For decades now, we have been told by liberals that criticism of Israel should not prima facie be considered anti-Semitic or even be used as evidence of anti-Semitism. Indeed, Jewish voices on the left like J Street even suggest that speaking out against Israel is a core Jewish value—that it is to be seen as fulfilling God’s commandment through the prophet Isaiah that the Jewish people serve as a light unto the nations.

It is true that criticizing Israel does not make the critic an anti-Semite. It is anti-Semitism that makes someone an anti-Semite—by which I mean offering a criticism of the Jewish state, or Jewry, or an individual Jew on grounds that are not applied equally to any other nation, people, or individual on earth. Neither is it anti-Semitism to criticize an individual Jew for actions and behaviors that have nothing to do with his Judaism. In such a case, to claim that the criticism is anti-Semitic is to use the charge of anti-Semitism as a shield to protect that individual from criticism that is perfectly standard and appropriate.

This is what happened in October with George Soros, the left-wing activist and philanthropist. As the battle to confirm Brett Kavanaugh to the Supreme Court was reaching its apex, Senator Jeff Flake was confronted in an elevator by activists demanding he listen to their complaints. Donald Trump issued the following tweet: “The very rude elevator screamers are paid professionals only looking to make Senators look bad. Don’t fall for it! Also, look at all of the professionally made identical signs. Paid for by Soros and others. These are not signs made in the basement from love!”

Trump’s invocation of Soros’s name here immediately set off a barrage of complaints alleging the tweet was anti-Semitic. In a piece that begins by stating Trump was no anti-Semite, the Washington Post’s Richard Cohen was at low ebb even for him: “What you have is not anti-Semitism with intent, but anti-Semitism nonetheless.”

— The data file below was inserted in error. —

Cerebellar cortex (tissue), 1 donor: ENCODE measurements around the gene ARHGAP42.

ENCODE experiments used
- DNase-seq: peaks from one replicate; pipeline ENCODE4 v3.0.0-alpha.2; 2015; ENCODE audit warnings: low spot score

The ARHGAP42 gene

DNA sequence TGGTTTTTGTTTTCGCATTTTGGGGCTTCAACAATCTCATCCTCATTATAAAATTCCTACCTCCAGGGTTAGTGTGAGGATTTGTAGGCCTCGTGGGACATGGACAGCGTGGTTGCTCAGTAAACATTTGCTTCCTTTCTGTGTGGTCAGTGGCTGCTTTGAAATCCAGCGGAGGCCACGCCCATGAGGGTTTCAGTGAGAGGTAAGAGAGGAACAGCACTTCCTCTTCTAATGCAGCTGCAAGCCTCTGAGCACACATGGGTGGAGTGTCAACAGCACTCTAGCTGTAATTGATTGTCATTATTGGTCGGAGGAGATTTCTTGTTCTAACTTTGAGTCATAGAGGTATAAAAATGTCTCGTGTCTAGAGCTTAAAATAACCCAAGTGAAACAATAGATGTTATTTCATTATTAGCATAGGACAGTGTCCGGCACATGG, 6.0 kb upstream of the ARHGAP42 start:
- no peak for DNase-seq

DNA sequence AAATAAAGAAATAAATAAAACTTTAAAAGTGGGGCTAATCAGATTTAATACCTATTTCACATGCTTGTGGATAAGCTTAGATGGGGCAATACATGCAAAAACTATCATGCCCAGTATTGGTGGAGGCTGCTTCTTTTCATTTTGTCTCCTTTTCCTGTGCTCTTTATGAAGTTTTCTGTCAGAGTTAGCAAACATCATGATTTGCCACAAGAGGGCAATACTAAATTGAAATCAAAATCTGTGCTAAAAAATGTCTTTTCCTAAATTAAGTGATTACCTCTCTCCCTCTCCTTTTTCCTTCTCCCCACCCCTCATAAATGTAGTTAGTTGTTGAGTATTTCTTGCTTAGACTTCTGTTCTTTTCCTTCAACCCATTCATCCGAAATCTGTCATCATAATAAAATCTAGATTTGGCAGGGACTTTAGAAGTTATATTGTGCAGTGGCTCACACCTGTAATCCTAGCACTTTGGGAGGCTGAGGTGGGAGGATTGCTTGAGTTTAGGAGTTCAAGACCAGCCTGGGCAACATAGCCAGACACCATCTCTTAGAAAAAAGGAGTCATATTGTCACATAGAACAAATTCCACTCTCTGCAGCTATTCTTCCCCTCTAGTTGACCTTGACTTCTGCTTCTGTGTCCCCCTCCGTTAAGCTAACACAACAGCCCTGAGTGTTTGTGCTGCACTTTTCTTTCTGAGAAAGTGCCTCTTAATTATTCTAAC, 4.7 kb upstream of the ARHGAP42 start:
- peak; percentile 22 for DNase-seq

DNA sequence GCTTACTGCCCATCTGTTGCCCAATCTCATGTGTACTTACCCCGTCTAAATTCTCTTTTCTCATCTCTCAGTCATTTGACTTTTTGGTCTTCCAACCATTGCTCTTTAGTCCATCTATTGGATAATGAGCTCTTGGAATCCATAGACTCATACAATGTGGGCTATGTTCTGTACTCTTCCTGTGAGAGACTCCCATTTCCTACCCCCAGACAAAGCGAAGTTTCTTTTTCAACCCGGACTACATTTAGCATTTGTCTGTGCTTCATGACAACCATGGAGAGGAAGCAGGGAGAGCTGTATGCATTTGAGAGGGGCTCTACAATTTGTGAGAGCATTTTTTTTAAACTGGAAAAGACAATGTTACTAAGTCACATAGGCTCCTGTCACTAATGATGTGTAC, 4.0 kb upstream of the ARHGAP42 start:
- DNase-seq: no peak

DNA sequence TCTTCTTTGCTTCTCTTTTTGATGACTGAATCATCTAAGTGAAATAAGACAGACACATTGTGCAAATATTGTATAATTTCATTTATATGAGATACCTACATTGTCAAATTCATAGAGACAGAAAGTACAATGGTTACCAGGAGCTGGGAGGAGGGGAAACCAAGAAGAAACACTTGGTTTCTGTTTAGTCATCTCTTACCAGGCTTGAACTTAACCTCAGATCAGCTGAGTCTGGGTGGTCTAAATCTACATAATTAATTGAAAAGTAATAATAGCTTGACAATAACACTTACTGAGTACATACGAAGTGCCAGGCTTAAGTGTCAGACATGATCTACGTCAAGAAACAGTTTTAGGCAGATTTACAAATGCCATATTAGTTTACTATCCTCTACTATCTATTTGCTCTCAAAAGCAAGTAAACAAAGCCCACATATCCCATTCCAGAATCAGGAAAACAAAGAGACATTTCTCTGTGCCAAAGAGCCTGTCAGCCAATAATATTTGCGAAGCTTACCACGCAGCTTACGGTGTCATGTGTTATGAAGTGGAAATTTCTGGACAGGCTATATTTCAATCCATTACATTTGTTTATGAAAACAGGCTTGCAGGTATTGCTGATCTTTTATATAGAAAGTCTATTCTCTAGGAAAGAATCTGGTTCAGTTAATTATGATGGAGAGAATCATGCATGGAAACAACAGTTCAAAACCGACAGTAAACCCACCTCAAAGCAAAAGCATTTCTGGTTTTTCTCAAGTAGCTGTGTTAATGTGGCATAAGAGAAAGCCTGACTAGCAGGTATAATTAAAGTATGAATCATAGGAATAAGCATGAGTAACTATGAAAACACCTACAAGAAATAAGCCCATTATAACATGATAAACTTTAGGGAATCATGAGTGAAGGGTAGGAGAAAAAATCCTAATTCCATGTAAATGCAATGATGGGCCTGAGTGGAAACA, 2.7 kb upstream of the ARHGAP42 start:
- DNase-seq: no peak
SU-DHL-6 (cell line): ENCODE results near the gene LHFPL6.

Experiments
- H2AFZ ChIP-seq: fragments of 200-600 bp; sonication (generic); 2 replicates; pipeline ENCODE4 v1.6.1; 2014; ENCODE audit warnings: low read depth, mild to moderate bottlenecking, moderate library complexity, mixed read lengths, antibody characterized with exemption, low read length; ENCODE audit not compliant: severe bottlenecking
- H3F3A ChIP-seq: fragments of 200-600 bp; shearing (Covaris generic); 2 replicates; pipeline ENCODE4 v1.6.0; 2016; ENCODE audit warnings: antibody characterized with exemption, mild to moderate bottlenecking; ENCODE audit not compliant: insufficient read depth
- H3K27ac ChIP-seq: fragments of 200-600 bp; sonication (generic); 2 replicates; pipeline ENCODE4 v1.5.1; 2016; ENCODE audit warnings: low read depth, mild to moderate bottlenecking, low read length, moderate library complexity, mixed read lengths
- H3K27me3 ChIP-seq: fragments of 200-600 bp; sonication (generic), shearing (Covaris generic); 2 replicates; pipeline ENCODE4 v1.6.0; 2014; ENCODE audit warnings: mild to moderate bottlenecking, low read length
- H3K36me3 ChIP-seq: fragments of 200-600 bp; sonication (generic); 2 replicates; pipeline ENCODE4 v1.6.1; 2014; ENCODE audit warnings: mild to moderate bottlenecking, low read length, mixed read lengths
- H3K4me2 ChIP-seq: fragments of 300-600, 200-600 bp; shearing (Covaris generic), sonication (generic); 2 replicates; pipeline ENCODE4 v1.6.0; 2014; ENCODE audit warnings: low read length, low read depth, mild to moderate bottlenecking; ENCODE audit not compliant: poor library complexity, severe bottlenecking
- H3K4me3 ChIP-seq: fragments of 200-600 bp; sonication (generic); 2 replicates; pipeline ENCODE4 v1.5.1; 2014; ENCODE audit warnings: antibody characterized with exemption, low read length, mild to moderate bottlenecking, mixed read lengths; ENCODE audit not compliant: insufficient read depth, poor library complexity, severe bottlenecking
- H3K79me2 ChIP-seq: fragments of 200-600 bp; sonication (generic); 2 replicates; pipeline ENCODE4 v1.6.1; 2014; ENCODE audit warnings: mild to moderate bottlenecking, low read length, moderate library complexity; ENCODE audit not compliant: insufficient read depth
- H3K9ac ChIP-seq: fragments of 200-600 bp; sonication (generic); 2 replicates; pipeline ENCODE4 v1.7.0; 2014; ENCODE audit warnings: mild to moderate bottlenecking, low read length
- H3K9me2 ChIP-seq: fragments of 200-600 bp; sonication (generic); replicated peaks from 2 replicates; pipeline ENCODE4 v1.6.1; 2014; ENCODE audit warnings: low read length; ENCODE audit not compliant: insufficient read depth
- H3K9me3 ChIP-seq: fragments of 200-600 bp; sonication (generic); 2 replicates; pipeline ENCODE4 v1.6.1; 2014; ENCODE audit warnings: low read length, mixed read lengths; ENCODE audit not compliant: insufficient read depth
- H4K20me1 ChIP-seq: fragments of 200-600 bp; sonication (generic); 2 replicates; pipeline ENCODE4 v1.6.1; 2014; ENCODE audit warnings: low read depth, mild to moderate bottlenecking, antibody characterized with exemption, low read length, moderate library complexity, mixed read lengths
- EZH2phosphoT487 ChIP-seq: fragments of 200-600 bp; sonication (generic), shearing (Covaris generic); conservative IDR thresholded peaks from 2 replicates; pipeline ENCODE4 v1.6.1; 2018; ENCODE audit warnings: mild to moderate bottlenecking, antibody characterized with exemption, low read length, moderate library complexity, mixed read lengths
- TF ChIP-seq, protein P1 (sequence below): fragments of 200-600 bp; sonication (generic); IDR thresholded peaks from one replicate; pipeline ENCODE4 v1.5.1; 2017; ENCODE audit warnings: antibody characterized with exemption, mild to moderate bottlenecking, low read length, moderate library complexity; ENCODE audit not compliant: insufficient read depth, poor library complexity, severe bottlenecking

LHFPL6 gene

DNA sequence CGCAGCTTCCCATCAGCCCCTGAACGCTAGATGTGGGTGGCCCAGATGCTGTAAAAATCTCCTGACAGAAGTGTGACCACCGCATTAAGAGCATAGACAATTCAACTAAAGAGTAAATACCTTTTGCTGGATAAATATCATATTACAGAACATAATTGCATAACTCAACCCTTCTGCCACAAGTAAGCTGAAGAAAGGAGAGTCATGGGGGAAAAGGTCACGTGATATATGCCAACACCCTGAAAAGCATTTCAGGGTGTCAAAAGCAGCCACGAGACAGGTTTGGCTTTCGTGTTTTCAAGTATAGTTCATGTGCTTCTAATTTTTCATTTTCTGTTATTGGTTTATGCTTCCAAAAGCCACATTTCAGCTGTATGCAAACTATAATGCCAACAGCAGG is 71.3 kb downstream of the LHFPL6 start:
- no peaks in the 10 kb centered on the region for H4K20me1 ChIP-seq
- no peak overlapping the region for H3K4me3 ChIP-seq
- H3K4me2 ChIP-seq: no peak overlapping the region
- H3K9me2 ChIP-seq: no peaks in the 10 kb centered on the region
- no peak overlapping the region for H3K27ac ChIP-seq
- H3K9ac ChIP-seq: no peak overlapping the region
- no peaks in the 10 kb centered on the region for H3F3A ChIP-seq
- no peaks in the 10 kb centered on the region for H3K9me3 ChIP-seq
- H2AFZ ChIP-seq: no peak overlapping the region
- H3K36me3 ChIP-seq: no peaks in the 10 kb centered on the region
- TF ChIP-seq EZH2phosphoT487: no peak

Soros has come under vicious attack in Central and Eastern Europe by rising nationalists, and 20 years ago he was the focus of anti-Semitic ire in Malaysia for a hedge-fund play that tanked that nation’s currency. He was born and raised in Hungary and  survived the Holocaust by hiding as a Christian and scrounging, doing what he had to do to survive. He did so and became a billionaire many times over. After the Cold War, he became a supporter of democratic voices in Hungary and elsewhere.

He also became a player in American politics and has, it is said, invested more than $300 million over the past 20 years in liberal and leftist causes. In a 2004 book, Byron York detailed the $30 million Soros contributed to prevent the reelection of George W. Bush. And what Trump said in his tweet was true—some of those activists in the Senate halls were indeed employees and volunteers of organizations funded by Soros, including the two women who confronted Senator Flake in that elevator.

But even had it not been true, there is nothing remotely anti-Semitic about calling out Soros in conjunction with a coordinated and staged series of protests in the most contested ideological and partisan moment of 2018. He is to be commended for putting his money where his mouth is. But just as Soros’s generosity should not give him a free pass when it comes to the ideas and causes he promotes, neither should his own life history and peoplehood serve as weapons in the hands of others who wish to render criticisms of his causes null and void—or who want to score a cheap political point against a president who has generously provided his critics more than enough ready ammunition.

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